The state has followed national trends of immigration over the past 30 years and is among the states with the fastest-growing Middle Eastern and North African immigrant populations. Nationally, most MENA immigrants are Democrats, with almost 60% of Arab Americans preferring Joe Biden to Donald Trump in the 2020 election. While demographics indicate that the state, and the greater South, will only accumulate more immigrants over the next decade, some assume this will tilt the political balance further left. But investment in those communities is the key to flipping the region. Democratic leaders can’t just assume that immigrants will always vote blue in the years to come. They must ensure that these communities feel welcomed into the party well before Election Day. 

In interviews with Moroccan immigrants residing in the Commonwealth, many stated that they felt alienated from the regional Democratic Party and the state itself. One immigrant remarked that he “entered true Virginia” when he traveled 15 minutes from his home to the town of Manassas. In clarifying his reference, he designated “white, primarily conservative, and older” individuals to encompass the authentic Commonwealth identity. Other immigrants echoed the same sentiment, indicating that non-white immigrant communities do not feel included within a homogeneous Southern culture.

Moroccan immigrants’ concerns regarding authentic Southern culture were reinforced in 2008 by John McCain’s campaign spokeswoman, Nancy Pfotenhauer. “The Democrats have just come in from the District of Columbia and moved into northern Virginia, and that’s really what you see there,” she stated. “But the rest of the state — real Virginia, if you will — I think will be very responsive to Senator McCain’s message.” The designation of “true” or “real” Virginia as a conservative beacon for white voters hits home for many MENA immigrants. From living in the Commonwealth my whole life, I can say with certainty that this messaging is alienating a key Southern electoral bloc.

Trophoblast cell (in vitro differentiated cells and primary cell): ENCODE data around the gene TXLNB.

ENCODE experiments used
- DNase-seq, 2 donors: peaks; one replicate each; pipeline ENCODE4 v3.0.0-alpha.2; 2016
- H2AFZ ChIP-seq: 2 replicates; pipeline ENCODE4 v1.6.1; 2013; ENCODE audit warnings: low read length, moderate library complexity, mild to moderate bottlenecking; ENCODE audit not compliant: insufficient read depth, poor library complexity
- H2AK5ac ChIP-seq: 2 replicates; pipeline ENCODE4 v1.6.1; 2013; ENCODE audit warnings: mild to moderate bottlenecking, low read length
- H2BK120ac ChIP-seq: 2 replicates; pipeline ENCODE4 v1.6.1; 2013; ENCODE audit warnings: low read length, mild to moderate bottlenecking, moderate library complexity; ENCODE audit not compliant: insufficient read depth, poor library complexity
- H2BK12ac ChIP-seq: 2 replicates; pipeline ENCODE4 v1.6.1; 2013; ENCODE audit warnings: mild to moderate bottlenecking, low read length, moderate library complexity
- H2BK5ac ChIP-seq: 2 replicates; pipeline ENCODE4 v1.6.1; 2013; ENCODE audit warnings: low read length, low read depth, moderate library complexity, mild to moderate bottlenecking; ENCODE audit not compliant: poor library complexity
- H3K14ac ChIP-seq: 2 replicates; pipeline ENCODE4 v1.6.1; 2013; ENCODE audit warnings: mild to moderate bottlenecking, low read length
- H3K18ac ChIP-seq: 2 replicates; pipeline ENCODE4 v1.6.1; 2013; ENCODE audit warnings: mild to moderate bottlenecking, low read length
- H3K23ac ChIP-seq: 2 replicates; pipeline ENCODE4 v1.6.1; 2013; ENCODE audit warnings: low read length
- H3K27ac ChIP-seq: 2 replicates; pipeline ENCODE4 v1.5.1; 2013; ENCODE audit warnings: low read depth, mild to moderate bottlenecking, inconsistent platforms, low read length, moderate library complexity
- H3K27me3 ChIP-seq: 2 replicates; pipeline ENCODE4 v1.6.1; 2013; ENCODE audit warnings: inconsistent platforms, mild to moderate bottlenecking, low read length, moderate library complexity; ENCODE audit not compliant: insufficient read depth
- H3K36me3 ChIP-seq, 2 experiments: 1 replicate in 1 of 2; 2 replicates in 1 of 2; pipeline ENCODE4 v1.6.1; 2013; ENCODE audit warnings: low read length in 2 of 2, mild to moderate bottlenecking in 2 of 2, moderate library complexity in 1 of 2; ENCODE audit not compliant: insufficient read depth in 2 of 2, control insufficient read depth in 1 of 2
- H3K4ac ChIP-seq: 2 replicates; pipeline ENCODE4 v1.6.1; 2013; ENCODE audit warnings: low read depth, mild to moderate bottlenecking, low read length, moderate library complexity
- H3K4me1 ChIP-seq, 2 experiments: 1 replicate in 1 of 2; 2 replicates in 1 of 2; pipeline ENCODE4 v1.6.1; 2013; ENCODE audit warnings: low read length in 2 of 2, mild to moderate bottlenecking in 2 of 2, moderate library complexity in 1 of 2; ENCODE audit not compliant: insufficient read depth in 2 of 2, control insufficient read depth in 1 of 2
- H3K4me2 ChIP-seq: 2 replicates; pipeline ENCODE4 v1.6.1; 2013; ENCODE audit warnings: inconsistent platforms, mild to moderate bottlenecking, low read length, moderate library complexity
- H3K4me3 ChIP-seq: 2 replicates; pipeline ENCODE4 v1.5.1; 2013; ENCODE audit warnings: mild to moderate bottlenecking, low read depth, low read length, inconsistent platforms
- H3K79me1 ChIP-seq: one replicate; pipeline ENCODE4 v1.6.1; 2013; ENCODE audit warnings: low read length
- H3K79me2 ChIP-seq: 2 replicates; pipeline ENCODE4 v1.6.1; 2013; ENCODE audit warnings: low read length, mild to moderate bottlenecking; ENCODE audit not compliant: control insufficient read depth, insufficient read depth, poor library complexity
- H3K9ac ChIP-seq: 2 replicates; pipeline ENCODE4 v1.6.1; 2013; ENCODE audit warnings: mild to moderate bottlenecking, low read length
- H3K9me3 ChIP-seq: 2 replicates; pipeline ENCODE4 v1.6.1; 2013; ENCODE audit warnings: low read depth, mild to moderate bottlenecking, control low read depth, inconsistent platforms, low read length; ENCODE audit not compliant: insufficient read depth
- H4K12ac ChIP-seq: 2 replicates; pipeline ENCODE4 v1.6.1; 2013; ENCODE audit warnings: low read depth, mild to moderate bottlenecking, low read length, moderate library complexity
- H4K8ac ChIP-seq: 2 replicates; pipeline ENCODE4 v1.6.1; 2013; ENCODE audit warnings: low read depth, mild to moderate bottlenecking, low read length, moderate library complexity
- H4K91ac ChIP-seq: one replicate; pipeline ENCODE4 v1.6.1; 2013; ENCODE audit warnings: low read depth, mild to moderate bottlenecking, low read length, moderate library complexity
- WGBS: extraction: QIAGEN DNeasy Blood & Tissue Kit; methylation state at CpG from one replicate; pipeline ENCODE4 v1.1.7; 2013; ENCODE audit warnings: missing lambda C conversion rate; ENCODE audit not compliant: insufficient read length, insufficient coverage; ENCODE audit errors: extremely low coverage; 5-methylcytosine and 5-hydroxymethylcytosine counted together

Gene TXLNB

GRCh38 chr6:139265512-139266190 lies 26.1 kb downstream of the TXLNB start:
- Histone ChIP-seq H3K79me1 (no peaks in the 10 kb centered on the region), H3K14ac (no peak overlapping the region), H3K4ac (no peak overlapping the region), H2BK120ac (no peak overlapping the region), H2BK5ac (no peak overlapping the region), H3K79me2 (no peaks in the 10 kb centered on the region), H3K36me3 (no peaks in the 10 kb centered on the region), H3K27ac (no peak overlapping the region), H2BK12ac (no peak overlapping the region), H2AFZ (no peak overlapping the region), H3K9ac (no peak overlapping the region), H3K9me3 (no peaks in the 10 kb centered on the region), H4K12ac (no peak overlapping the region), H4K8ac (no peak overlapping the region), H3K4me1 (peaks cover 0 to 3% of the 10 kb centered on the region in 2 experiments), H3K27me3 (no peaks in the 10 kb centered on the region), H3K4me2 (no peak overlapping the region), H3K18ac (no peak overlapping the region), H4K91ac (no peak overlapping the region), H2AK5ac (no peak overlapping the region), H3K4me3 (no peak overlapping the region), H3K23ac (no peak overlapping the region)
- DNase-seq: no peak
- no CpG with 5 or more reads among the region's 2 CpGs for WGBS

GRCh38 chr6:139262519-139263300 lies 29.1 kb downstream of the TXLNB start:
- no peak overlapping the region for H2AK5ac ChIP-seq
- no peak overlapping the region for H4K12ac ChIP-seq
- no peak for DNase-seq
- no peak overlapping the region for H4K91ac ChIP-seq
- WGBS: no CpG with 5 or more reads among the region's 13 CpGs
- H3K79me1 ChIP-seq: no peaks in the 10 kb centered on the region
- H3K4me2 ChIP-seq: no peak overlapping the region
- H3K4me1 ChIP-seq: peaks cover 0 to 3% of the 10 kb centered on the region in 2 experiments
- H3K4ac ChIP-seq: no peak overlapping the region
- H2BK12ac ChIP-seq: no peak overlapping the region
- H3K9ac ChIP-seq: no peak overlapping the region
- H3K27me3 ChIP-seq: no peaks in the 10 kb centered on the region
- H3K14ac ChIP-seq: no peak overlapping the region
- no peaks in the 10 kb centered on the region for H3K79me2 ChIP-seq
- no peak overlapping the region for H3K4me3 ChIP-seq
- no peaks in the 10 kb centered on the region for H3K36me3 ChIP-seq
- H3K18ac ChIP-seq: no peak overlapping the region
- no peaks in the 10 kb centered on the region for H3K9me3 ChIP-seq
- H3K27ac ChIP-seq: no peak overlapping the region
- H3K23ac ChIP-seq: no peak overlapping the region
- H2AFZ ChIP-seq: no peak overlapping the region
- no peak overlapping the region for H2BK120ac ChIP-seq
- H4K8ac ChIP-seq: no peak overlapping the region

The lessons we can learn from Virginia are applicable to the rest of the South. Investing in underrepresented Southern communities has resulted in huge victories for Democrats in the past. Just look at Georgia’s recent Democratic victory. For the first time since 2003, Georgia is represented by two Democratic senators, which ultimately resulted in Democratic control of the Senate. To be clear, what happened in Georgia is unique and will not occur in every other state that encompasses the South. Every minority population and person has their own political needs and desires. However, this historic win — due largely to grassroots organizing efforts and support from the Black community — is a testament to what Democratic economic and social investment can do. 

The growing presence of larger immigrant enclaves in Virginia and the greater American South increasingly challenge long-established ethnic and political hierarchies, chiseling at the walls of conceived “Southernness.” The Virginia and South that I know and love can be gained by the Democratic Party if leaders invest early to ensure that immigrant populations, and specifically Middle Eastern and North African immigrants, not only feel included within the party on voting day but also are welcomed into the broader Southern region.

Sophia Houdaigui ’21 is a graduate of Barnard College, where she majored in history, as well as the co-founder of Hyphenated America, a civic education platform that aims to help young people gain a better understanding of the U.S.’s complex immigration system.